By Carly Kwiecien
As the 105-acres of Gardens is a place of pray, peace and preservation, it is also a place for families and children to gather for both educational and entertaining activities and events year-round.
This year, there several family events hosted by the Gardens, some of which include an Easter Egg Hunt, Reptile Romp, Bug Safari, Native American Heritage Day celebration, Butterfly Bonanza, Haunted Trail and Family Fun Fest and the Maple Sugar Time Demonstration.
Ron Taylor, communications director at Friendship Botanic Gardens, has worked in various capacities to put on these events.
“Usually beginning in the winter, I start researching and trying to book potential speakers and presenters from local zoos, universities, etc.,” Taylor said. “I also apply for grants to try and secure funding to pay the cost of supplies. In the days leading up to the event we usually have to bring out a few carloads of supplies and decorations.”
All of these are tasks that must to be done in preparation for the events. However, Taylor has more fun collecting life specimens to put on display for events such as Bug Safari and Reptile Romp.
“For the Bug Safari, I usually head down to Otter Creek and dredge for dragonfly larvae and tiny shrimp-like organisms called scuds,” Taylor said. “If the water levels aren’t too high, I’ll try to wade into Trail Creek in the hopes of finding a giant crayfish.”
Taylor’s interest in nature began at a young age, and he began volunteering at events at the Gardens in the fall of 2014. This soon turned into a full-time position at the Gardens in the summer of 2015.
“I’ve always been fascinated by nature and science, so it was just a natural fit for me to help plan and organize the educational programs when one of the previous volunteers moved away,” Taylor said. “I love being able to share everything I find amazing and wonderful about nature with other people. When I was a kid, my dad and I would walk the Gardens looking for snakes and turtles and frogs, and it’s really a blast to be able to create programs where I can share that fascination and passion with other people in the same setting. It’s like reliving childhood.”
“He had asked me to cut out some construction paper leaves for a craft project that someone was going to do with the kids at the Gardens,” York said. “When he got home that night, I asked him about the craft project and he told me that the person never did the craft that I had prepped for. That's when I decided to take matters into my own hands and volunteered to help him with all the free education events.”
York does most of the shopping for the events after researching decorations and props needed for each one to help set the scene.
“I try to do as much ahead of time, so I have time and energy to enjoy the kids the day of the event,” York said.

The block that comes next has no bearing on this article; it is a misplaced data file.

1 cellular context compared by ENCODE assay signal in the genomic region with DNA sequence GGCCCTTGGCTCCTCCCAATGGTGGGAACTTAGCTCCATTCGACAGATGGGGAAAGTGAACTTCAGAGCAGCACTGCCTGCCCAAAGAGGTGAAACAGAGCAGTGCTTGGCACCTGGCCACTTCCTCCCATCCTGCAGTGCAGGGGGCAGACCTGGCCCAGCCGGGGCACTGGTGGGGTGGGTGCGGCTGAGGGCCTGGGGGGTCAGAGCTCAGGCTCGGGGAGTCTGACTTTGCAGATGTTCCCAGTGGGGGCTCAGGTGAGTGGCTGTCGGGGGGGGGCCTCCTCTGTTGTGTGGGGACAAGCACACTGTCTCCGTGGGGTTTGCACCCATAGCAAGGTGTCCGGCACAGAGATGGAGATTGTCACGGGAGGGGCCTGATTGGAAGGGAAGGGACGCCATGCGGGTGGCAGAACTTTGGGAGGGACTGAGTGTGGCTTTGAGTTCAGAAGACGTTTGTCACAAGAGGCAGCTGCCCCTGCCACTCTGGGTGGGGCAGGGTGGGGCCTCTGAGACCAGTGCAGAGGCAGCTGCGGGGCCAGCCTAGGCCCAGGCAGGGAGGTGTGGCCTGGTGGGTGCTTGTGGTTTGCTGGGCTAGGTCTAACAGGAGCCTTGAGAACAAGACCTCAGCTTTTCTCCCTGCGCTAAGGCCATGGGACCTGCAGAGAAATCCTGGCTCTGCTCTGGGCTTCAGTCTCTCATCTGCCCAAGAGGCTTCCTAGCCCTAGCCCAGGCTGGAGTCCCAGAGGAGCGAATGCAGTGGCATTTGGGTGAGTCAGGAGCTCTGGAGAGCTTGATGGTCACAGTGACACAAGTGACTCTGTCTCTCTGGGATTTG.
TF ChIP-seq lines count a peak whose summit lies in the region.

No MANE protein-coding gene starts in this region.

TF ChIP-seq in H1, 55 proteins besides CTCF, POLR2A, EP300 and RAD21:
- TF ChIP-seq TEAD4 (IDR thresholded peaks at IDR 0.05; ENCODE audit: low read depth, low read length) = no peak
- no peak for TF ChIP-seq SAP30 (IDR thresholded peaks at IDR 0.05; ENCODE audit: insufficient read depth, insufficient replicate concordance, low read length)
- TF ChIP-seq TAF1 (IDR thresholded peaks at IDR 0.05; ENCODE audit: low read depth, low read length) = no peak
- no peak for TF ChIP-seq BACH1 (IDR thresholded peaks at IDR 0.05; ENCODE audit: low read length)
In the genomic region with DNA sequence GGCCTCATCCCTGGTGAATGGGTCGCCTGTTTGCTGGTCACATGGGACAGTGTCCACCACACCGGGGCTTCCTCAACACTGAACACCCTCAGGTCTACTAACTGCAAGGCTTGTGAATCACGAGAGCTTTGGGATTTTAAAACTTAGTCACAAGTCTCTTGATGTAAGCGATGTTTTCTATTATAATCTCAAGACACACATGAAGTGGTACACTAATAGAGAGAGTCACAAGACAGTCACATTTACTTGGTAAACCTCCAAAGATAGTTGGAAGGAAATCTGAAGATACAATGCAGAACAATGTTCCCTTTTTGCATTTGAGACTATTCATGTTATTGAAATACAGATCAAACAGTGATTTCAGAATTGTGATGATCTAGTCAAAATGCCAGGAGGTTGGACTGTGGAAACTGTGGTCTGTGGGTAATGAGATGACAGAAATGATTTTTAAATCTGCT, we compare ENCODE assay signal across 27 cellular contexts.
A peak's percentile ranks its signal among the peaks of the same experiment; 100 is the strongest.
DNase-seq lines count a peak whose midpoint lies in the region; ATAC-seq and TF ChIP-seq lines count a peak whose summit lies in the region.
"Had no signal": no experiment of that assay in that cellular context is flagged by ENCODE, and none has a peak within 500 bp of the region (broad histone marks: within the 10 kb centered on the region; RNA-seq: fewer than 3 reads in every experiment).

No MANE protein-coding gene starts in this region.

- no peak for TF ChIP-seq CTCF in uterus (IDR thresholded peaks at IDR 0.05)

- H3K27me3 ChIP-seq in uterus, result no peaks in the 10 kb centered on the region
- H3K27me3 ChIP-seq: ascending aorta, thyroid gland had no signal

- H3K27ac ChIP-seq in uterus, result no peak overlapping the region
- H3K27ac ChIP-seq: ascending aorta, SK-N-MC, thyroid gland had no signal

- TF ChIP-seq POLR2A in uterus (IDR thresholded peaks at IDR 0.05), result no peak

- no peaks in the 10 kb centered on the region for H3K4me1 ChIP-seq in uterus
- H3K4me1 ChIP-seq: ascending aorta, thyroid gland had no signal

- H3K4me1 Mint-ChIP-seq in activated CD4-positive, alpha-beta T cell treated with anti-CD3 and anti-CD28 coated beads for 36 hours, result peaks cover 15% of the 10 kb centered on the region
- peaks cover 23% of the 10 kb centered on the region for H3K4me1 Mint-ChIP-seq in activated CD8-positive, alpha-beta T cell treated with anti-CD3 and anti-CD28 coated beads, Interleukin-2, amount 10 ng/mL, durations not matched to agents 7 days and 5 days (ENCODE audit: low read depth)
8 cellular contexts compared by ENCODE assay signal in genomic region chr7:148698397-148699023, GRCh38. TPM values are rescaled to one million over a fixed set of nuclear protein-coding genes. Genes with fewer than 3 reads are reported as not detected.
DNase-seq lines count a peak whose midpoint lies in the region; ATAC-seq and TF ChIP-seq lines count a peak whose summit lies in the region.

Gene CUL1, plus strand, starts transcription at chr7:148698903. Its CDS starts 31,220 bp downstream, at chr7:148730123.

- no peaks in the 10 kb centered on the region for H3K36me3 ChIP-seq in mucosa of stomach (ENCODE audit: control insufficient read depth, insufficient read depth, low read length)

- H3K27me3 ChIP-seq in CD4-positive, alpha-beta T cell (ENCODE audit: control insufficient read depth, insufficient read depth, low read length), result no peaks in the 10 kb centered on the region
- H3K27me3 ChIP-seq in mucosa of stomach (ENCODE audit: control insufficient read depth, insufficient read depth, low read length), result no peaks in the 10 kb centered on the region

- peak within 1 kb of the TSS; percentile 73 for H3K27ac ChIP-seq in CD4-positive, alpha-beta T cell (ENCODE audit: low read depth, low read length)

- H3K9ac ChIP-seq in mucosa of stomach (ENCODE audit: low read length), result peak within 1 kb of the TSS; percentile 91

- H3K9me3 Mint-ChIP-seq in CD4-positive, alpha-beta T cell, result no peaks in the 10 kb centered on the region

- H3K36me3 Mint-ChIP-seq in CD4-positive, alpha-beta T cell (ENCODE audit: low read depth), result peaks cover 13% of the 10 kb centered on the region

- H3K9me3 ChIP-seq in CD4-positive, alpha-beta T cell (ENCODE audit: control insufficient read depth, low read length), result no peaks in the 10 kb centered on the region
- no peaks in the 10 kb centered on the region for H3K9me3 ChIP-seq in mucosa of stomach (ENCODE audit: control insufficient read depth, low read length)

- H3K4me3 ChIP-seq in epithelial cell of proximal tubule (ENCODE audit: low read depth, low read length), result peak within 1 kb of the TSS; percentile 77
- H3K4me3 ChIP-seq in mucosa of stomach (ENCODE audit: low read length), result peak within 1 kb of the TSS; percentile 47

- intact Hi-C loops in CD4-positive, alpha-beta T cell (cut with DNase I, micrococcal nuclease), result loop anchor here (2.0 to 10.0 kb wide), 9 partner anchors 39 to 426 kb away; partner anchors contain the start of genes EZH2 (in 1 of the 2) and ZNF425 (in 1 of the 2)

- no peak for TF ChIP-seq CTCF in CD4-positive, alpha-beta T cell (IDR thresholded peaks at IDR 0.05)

York was recently recognized by Friendship Botanic Gardens President John Leinweber as Volunteer of the Year at the Gardens at the Moonlight in the Gardens Ball on June 16.
In her three years as an active volunteer, she has helped the Gardens expand and improve the educational events by introducing the new Annual Easter Egg Hunt and by helping with the development of the Reptile Romp, Bug Safari and Haunted Trails and Family Fall Fest. She has also been a major contributor to the long-standing Butterfly Bonanza, Native American Heritage Day celebration and Thanksgiving Turkey Walk. York donates a great amount of time, creativity and financial contributions to each event.
“I love hearing and seeing the kids enjoying the Gardens,” York said. “I want them to fall in love with the Gardens, so in the future, they will bring their children to enjoy the Gardens and maybe one day become volunteers or even board members themselves.”
Taylor, like York, believes that these events are important because of the impact they can have on children’s’ futures.
“People are always looking for new ways to connect with nature, and those experiences [at our events] can really inspire and enrich people’s lives,” Taylor said. “Just from my own experiences when I was a kid, I’ll never forget how awe-inspiring it was to look through a net full of mud I scooped out of a pond to see all these strange, writhing, aquatic insects bubbling up from the algae and muck. Whether someone is more captivated by the scientific minutiae of pollinators and insect locomotion or the just the stirring visual poetry of nature, those very different ways of exploring and seeing the world can converge in places like the Gardens.”
This duo has big plans for new events to implement in the future, as well as small changes to enhance the current events.
“As far as new events, I would love to have a family overnight campout type of event or day camp, a movie night in the Gardens and maybe have some mammal-themed events in addition to the insects and reptiles,” York said.
Taylor is interested in introducing late-night events for families.
“There’s an entirely different world of nocturnal life that emerges around dusk,” Taylor said. “You can see dozens of bats shooting through the sky above Lake Lucerne, hear great horned owls calling from the wilderness trail, or see and hear flying squirrels scurrying in the treetops. One of our
speakers at the Bug Safari last year explained to me how he attracts and studies moths by throwing a spotlight onto a sheet in the middle of the forest at night. That would be a really fascinating process to show people and there’s no telling what kind of giant, spectacular moths we could draw out of the forests.”
The next event is the Butterfly Bonanza on Sunday, July 29 from 2:00-4:00 p.m. Come by the Gardens to watch monarch butterflies be released, make butterfly feeders and learn more about these creatures in all stages of life. This event is free admission.